Are Helium Hotspots dangerous to be around? How much RF energy do they emit? Should you or your hosts be worried about the exposure levels? Let’s run through the facts, then you can make your own decision.
We’ll start with this: In general, Helium Hotspots rarely emit any RF. They’re built to receive signals far better than transmit them. That’s because the whole point of the network is to “listen” for really faint signals from sensors at long range.
Still, Helium Hotspots DO occasionally transmit out power in the form of a “beacon”. Beaconing usually happens less than 3 times per day. Sometimes you’ll have a banner day and it’ll beacon 5 times. That’s unusual, so I’ll use 3 or less when making the calculations below. Just to be clear:
A beacon is a single transmission witnessed by any Hotspot.https://docs.helium.com/blockchain/proof-of-coverage/
In this case you can ignore the “witnessed by a hotspot” aspect. For now we’re focusing solely on the power in a beacon, not whether or not it was received.
You can see how often your hotspot beacons just by checking on Helium Explorer. Here’s an example from one of mine on an unusually active day:
Yep, 2 beacons inside of 5 hours. We are bangin’! By the way, for those of you concerned with earning HNT, your “slice of the pie” for beaconing is relatively low, so don’t worry about “not beaconing enough”. Once a day is fine.
Back to RF exposure and power! Helium uses LoRa as a radio protocol, and what we call a “beacon” is technically a “chirp”. Let’s dig a little deeper on that. From Helium’s blog:
LoRa uses what is known as a “chirp” protocol and spreading factors (SF) are the duration of the “chirp”. Typically you’re looking at a range of SF7 to SF12 where the 7 is the shortest time on air. Each step up doubles the time on air to transmit the same amount of data and increases the range. Due to local restrictions, we are limited by max payload sizes to certain spreading factors, usually SF8 and SF9 for most packets.https://engineering.helium.com/2020/10/02/spreading-factor-changes-poc.html
How long does an SF8 or SF9 (or even an SF 12) chirp last? Let’s take a look at this table from Semtech (the owner of LoRa technology). Here’s a screenshot:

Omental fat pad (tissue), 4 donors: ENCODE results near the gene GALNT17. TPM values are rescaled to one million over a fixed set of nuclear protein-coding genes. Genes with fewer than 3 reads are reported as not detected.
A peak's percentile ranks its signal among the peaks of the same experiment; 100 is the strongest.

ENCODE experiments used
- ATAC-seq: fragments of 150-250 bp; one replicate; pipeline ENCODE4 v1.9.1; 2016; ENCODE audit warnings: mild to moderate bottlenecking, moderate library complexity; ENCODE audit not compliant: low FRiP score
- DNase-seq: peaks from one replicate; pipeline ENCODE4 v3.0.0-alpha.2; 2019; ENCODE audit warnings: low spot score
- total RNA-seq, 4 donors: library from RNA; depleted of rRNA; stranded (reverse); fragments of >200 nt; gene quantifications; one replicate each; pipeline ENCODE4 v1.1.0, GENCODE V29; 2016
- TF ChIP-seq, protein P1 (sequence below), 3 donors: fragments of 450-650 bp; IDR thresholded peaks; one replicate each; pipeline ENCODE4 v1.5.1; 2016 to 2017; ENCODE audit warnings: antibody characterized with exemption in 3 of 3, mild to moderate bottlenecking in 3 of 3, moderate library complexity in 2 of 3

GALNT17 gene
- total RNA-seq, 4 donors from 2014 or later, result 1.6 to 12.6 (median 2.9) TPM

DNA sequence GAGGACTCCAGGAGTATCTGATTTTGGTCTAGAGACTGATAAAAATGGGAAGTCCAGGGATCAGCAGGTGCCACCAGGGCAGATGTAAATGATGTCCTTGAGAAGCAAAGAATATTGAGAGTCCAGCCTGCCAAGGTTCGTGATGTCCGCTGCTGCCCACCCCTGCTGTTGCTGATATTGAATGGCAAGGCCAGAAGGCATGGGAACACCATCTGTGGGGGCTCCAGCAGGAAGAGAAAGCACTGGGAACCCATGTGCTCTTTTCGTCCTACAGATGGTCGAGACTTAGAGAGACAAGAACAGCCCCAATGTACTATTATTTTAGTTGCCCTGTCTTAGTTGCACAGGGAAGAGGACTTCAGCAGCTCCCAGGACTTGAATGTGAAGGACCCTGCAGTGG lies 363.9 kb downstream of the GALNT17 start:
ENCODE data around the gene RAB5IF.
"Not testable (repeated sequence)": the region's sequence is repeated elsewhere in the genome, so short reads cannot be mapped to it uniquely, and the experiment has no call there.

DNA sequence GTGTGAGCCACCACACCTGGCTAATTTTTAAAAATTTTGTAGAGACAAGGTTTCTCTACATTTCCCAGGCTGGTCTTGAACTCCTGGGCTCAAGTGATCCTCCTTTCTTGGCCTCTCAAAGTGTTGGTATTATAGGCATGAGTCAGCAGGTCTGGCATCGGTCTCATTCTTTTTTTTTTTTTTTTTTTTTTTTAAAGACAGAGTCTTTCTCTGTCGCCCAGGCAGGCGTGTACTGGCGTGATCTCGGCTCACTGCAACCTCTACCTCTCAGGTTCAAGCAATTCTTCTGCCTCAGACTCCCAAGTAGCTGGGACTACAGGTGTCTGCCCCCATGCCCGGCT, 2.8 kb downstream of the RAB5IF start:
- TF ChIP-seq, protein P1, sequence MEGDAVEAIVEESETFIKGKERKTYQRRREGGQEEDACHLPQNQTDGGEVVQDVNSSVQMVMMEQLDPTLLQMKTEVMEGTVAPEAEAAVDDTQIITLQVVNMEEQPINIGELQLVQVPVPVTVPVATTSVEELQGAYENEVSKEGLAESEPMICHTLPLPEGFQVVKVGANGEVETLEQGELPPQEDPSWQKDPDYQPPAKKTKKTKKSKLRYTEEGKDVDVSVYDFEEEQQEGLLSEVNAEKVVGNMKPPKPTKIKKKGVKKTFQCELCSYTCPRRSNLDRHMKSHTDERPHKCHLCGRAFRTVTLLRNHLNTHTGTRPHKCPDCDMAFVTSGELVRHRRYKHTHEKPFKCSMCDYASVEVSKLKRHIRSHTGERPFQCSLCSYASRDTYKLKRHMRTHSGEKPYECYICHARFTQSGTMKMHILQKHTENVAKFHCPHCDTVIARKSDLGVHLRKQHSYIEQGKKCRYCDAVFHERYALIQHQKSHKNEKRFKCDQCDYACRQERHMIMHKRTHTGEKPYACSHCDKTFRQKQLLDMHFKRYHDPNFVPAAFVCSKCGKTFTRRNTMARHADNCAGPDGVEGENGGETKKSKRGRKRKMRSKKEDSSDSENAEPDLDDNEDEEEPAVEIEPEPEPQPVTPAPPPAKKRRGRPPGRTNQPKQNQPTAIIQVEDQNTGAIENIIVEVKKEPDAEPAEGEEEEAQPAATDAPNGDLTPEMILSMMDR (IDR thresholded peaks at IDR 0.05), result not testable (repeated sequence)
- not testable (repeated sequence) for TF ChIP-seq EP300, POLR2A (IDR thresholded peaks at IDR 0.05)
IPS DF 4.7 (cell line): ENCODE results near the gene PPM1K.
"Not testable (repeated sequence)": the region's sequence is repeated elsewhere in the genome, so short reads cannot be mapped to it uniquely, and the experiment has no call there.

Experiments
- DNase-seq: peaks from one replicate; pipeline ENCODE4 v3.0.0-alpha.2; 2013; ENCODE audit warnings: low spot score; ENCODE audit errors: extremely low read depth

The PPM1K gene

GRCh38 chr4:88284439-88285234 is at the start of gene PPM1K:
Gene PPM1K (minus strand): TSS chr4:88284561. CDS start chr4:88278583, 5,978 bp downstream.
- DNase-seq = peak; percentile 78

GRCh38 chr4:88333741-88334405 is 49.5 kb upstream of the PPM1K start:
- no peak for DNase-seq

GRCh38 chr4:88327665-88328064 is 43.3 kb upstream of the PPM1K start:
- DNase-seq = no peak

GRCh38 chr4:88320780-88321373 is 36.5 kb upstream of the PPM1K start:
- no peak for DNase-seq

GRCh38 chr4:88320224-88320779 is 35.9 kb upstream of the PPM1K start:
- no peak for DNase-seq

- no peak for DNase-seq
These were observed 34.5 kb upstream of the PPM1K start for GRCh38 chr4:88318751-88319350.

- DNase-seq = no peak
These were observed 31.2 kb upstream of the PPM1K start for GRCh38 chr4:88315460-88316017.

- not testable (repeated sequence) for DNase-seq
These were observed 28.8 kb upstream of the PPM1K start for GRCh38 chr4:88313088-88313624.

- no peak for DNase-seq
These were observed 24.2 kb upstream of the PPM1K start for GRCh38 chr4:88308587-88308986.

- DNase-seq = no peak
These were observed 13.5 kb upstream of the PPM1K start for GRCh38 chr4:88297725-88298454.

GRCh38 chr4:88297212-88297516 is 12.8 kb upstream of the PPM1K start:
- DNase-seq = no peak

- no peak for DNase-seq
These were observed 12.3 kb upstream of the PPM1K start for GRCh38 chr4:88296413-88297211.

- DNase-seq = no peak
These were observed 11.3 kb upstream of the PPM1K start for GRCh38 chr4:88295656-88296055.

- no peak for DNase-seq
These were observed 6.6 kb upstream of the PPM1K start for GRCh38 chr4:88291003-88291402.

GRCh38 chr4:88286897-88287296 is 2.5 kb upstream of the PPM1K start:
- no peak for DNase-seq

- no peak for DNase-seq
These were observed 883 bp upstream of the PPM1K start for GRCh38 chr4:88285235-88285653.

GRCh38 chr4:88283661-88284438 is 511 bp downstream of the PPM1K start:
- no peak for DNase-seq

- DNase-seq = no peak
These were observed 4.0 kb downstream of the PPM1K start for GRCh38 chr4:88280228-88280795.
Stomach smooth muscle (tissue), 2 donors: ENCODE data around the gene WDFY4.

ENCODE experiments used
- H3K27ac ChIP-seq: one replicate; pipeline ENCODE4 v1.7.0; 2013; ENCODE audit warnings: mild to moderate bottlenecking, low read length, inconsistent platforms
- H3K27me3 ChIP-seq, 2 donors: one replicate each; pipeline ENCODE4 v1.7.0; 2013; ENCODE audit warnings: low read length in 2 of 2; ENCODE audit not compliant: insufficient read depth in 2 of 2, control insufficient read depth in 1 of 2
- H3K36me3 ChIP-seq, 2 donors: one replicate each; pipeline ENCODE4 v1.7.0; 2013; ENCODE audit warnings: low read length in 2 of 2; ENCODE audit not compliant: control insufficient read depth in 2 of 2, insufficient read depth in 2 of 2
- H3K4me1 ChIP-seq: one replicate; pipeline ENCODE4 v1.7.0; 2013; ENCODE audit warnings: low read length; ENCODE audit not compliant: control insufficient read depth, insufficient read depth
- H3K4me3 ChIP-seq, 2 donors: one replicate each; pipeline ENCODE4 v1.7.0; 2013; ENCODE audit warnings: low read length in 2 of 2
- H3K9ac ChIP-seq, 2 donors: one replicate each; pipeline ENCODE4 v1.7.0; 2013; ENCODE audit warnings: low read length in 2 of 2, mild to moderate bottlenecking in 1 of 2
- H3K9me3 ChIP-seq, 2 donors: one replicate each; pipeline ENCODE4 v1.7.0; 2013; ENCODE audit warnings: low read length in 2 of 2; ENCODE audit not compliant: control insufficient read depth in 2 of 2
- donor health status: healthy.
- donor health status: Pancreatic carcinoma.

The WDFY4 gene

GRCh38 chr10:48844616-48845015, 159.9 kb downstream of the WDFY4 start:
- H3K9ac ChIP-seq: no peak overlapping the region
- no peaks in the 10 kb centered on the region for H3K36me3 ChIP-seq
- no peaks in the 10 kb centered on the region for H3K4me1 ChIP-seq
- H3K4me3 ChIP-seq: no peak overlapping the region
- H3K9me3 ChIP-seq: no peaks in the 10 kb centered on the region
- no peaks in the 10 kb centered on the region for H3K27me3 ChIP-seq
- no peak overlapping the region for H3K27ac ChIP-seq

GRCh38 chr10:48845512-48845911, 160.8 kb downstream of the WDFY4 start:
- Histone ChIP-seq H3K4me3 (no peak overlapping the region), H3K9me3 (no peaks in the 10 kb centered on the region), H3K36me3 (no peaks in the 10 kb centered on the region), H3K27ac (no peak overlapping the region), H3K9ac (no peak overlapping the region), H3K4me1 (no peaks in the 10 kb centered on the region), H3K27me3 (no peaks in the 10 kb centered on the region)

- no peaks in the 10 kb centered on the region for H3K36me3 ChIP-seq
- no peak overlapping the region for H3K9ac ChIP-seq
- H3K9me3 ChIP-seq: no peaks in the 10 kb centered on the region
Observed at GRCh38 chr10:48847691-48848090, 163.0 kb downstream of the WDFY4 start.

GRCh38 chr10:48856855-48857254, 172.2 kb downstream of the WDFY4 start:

There are 1,000 milliseconds (ms) in a second, so for all chirps, we’re looking at under a second of time that RF is being emitted.
Cool, so now we have a time established: Less than one second per beacon.
The next (obvious) question is: How strong are these beacons?
For those of you who’ve read the Cable Loss & EIRP post, you’ll remember that the most powerful hotspots (American hotspots) blast out a massive 27 dBm. I’m joking about the massive part. dBm stands for Decibel MilliWatts, and 27 is about half a watt. You can do this calculation yourself over at DigiKey’s website. I’ll make it easy and just paste it in here:
I can hear you say it: “Ok Nik, but what about when someone uses a MAXIMUM GAIN! (said in my best monster truck voice) antenna? In the US, the legal max antenna gain we can use is 9 dBi.
27 dBm + 9 dBi = 36 dBm. So, how many watts is that? Let’s cruise back to DigiKey’s calculator and see.
Holy smokes, almost 4 watts! That’s enough to fry a… Wait a second. How much power is 4 watts? Is there anything else we might possibly use for comparison?
Yep, you guessed it. Cell phones. Cell phones in general have 2 “levels” of power they emit: .6 watts, and 3 watts. Typically, most people use their cell phones while holding them within 2 feet of their face. If you have long-ass gibbon arms, maybe you can get it 3 feet away from your face. You can reduce your exposure by growing your arms or just following common sense guidelines.
When you are talking on a phone is when it emits the most power; it has to transmit your voice. At that point, you are holding a device to your head for more than a second (if watching people in public is any indication, it’s more like non-stop) that is emitting up to 3 watts.
Let’s go back to the Helium Hotspot one last time and just think about where it’s placed. While I recommend always placing it outside (NOT for RF exposure reasons, but to provide the best coverage), some people can’ t do that due to HOA or other building restrictions. So let’s assume worst case: In your house.
If it’s in your house, it’s unlikely that you hold your Helium Hotspot to your head. It’s probably on a table or by a window. Let’s say it’s reasonable to be at least 3 feet away from the antenna at all times. We’ll do a quick calculation check on that distance with the MAXIMUM POWER antenna to see what you’re being exposed to, using HintLink’s RF Exposure Calculator. By the way, a 9 dBi omni antenna (the maximum gain you can legally use) is about 4 feet long. Most people don’t like the way a 4′ long fiberglass pole looks inside the house.
Since I’ll assume that you’re not working in a Controlled Environment (think RF labs, or near super high RF emitters like a cell tower site), we’ll calculate the exposure based on the max limits you’d encounter in your ordinary life. In that case, (ah, fuck it, I’ll make this huge because this is my final answer.)
A Helium Hotspot emits .07% of the Maximum Permissible Exposure to RF devices. It does that for less than a second, less than 4 times per day.
I do know that some people are super sensitive to RF. If that’s you, it may not be the best idea to participate in the building the world’s largest wireless network. For the rest of ya, go deeper if you want, but after looking into it, this seems like enough for me to say that the RF being emitted from a Helium Hotspot is not something I’m going to worry about.
If you need more help with understanding Helium, whether you have antenna questions, want help with optimization, or just want to talk through the Helium ecosystem and how you can fit in, take a look at joining the Gristle Crüe.